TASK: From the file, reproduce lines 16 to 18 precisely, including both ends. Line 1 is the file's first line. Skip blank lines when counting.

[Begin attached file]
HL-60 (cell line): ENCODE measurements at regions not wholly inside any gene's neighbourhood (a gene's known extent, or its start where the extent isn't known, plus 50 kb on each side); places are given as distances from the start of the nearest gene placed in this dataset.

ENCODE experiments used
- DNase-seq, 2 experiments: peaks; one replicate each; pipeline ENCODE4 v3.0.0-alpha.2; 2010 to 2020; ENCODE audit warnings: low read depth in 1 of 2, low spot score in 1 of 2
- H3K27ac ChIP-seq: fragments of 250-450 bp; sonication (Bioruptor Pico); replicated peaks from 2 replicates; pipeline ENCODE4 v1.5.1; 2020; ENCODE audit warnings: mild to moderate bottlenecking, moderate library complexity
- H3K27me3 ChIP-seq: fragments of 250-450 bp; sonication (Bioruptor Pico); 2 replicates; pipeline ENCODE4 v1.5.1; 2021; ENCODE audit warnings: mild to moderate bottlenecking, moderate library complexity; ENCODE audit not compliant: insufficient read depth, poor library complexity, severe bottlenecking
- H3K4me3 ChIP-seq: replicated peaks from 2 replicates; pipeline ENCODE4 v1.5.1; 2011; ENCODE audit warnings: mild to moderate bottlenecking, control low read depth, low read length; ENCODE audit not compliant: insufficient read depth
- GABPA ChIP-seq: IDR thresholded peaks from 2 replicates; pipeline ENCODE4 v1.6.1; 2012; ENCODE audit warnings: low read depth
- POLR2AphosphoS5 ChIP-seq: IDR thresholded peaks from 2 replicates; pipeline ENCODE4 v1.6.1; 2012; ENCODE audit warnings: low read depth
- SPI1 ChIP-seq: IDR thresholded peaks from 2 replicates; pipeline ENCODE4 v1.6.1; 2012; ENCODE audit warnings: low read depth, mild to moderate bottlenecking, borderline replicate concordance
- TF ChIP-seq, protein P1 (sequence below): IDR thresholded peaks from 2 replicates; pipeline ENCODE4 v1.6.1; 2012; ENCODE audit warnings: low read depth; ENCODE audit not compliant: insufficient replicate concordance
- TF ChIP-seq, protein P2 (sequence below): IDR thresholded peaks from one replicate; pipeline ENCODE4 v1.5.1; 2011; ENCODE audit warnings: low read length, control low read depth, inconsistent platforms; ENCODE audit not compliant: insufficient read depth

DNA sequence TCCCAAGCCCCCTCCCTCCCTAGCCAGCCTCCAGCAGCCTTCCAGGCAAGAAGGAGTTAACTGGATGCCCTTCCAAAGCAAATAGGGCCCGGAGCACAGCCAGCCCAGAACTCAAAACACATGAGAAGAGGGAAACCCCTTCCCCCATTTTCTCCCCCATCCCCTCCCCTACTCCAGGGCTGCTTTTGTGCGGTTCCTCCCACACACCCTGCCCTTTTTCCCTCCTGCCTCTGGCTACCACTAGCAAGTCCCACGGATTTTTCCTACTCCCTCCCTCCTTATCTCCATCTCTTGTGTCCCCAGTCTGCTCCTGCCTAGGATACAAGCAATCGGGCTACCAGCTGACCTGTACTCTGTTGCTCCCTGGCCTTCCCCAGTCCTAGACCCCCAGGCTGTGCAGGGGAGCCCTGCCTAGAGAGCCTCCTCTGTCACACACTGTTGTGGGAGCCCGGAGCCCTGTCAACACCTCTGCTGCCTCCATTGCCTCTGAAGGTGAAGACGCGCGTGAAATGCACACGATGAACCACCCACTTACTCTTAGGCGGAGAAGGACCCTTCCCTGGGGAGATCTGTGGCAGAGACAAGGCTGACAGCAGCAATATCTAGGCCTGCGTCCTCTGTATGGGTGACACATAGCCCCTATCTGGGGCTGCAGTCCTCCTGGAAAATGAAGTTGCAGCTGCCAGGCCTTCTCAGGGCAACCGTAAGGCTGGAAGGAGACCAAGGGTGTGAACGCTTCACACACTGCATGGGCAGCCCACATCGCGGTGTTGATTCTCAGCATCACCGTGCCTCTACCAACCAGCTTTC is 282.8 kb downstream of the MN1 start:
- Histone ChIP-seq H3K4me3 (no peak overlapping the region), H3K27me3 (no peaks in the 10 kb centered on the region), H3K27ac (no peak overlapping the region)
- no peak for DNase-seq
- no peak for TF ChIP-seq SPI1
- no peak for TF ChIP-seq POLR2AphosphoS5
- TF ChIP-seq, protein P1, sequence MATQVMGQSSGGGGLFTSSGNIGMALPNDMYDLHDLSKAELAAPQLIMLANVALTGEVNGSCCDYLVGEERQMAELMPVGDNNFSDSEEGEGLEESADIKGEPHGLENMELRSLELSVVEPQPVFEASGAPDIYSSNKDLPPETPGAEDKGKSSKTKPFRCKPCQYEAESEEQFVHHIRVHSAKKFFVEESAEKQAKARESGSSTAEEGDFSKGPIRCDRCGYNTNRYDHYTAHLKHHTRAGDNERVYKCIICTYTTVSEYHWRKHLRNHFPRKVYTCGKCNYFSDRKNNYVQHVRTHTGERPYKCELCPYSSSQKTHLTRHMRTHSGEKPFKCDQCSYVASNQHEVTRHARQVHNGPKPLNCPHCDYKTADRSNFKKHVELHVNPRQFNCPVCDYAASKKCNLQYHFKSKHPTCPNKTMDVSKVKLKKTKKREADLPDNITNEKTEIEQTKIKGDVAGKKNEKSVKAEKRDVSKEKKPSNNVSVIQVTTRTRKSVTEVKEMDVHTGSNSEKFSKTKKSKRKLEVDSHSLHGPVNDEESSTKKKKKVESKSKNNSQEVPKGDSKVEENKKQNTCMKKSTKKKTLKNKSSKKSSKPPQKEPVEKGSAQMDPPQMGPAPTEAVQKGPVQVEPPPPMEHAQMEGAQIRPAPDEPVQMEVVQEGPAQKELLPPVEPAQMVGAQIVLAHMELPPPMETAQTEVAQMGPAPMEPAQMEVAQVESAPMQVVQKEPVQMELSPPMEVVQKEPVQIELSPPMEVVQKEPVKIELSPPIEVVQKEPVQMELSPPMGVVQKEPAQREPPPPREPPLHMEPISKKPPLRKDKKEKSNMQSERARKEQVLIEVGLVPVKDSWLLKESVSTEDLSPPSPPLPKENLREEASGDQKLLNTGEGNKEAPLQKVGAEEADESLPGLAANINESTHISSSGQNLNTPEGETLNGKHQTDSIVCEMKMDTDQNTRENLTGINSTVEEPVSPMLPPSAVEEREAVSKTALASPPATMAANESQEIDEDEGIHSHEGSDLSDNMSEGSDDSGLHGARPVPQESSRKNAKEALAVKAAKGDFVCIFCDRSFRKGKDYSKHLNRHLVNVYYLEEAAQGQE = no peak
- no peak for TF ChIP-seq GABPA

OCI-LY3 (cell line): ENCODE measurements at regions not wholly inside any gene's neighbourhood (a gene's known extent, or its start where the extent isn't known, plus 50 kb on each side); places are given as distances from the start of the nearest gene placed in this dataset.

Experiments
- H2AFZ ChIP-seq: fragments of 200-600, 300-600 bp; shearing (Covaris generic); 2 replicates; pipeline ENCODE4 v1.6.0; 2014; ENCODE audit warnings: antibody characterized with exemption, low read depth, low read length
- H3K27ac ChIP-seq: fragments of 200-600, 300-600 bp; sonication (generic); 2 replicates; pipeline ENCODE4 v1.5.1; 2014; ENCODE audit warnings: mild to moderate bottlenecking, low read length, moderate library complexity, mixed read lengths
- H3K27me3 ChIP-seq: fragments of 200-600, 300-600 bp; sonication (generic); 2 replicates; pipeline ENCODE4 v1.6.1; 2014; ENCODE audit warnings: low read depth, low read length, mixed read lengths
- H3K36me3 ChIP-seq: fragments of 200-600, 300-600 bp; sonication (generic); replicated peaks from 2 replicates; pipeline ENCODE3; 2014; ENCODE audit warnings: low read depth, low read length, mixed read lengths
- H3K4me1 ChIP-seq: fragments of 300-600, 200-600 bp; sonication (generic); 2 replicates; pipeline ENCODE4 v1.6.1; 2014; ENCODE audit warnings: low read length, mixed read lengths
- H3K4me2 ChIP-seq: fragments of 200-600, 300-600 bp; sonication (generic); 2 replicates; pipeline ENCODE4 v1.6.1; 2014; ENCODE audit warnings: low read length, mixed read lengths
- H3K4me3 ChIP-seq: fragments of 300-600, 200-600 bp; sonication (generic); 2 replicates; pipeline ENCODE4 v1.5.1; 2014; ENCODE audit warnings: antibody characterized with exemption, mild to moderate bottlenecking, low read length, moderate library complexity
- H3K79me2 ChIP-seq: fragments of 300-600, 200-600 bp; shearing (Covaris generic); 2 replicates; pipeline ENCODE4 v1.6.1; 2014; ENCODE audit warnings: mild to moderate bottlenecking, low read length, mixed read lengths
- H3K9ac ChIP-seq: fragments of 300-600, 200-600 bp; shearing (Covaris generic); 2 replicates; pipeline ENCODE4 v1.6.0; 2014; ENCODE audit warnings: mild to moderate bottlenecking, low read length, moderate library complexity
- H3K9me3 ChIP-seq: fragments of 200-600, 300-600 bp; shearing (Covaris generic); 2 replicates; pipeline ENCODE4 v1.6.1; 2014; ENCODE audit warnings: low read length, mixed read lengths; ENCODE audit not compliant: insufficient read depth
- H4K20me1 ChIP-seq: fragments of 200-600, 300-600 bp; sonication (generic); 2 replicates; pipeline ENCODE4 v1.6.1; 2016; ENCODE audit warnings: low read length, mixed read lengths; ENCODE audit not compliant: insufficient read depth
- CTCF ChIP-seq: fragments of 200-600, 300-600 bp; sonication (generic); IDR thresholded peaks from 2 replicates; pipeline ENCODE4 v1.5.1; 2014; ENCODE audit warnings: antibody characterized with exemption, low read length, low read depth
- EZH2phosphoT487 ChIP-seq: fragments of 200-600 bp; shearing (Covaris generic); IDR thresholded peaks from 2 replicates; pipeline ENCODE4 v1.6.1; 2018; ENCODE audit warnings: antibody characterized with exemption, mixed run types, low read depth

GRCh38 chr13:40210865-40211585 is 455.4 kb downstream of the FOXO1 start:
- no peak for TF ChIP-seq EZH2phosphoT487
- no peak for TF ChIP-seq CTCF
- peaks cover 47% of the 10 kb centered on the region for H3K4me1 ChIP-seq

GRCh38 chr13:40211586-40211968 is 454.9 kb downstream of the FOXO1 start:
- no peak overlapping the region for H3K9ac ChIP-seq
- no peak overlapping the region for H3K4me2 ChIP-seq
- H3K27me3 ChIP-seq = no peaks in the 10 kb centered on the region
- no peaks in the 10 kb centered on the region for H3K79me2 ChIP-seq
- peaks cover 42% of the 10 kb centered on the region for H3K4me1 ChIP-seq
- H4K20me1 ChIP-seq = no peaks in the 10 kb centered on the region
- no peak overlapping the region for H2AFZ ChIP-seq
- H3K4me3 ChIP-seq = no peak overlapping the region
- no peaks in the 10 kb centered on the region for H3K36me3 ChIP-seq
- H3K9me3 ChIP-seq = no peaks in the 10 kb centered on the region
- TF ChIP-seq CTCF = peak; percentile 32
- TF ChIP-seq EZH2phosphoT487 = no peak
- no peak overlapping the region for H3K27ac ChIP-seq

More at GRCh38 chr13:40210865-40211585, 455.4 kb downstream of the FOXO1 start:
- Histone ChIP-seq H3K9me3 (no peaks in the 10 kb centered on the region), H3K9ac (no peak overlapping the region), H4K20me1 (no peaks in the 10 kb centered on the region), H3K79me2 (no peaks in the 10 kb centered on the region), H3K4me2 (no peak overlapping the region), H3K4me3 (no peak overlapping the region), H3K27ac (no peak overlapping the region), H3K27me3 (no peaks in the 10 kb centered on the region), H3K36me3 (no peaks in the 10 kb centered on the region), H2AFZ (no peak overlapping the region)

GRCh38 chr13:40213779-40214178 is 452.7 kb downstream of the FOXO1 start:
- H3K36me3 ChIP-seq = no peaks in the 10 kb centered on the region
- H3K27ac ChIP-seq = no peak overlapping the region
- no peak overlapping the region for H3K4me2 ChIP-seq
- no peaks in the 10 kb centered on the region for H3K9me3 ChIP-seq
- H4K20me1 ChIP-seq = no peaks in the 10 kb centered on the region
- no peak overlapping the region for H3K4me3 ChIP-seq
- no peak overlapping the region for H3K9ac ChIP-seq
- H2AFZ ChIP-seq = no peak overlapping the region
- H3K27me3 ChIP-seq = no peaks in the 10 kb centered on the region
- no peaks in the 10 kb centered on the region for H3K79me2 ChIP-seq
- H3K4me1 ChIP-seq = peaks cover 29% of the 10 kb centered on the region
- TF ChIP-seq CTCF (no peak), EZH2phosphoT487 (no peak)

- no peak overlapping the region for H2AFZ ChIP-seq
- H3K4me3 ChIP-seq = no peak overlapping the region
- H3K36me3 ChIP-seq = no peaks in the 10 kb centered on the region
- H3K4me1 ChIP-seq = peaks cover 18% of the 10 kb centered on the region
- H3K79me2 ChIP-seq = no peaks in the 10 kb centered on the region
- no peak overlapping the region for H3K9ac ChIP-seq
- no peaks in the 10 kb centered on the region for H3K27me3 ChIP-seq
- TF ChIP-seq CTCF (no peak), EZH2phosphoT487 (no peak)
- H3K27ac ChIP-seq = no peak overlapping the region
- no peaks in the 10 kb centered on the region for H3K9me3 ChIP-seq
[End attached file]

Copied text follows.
- no peak for TF ChIP-seq POLR2AphosphoS5
- TF ChIP-seq, protein P1, sequence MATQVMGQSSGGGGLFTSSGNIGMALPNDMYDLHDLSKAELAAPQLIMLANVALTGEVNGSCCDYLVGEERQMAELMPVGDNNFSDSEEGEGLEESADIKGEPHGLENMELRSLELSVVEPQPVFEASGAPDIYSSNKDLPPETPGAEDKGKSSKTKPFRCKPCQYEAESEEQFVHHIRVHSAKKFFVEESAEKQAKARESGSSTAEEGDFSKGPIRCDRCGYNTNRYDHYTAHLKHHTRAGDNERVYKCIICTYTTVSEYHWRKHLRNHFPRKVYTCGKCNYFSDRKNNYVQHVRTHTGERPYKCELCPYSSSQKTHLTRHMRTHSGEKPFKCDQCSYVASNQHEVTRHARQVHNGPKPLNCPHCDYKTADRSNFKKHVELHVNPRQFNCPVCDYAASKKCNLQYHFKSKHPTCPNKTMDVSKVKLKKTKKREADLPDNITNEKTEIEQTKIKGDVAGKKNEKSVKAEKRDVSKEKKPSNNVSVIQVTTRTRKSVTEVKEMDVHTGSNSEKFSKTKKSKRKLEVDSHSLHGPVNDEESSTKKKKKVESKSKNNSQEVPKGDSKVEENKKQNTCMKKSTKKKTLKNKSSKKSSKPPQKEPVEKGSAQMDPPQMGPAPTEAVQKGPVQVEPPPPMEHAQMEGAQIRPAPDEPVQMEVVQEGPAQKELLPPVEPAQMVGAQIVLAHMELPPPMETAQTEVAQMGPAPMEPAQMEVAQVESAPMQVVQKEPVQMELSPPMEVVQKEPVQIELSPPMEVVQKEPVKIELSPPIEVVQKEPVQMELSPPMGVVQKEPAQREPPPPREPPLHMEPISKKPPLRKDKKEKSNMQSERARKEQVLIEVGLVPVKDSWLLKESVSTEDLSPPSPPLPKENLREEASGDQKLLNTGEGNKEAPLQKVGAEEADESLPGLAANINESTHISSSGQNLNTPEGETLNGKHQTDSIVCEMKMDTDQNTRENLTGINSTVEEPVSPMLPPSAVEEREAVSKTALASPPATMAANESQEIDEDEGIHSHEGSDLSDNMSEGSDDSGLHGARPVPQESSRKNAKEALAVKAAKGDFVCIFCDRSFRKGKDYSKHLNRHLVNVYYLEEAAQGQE = no peak
- no peak for TF ChIP-seq GABPA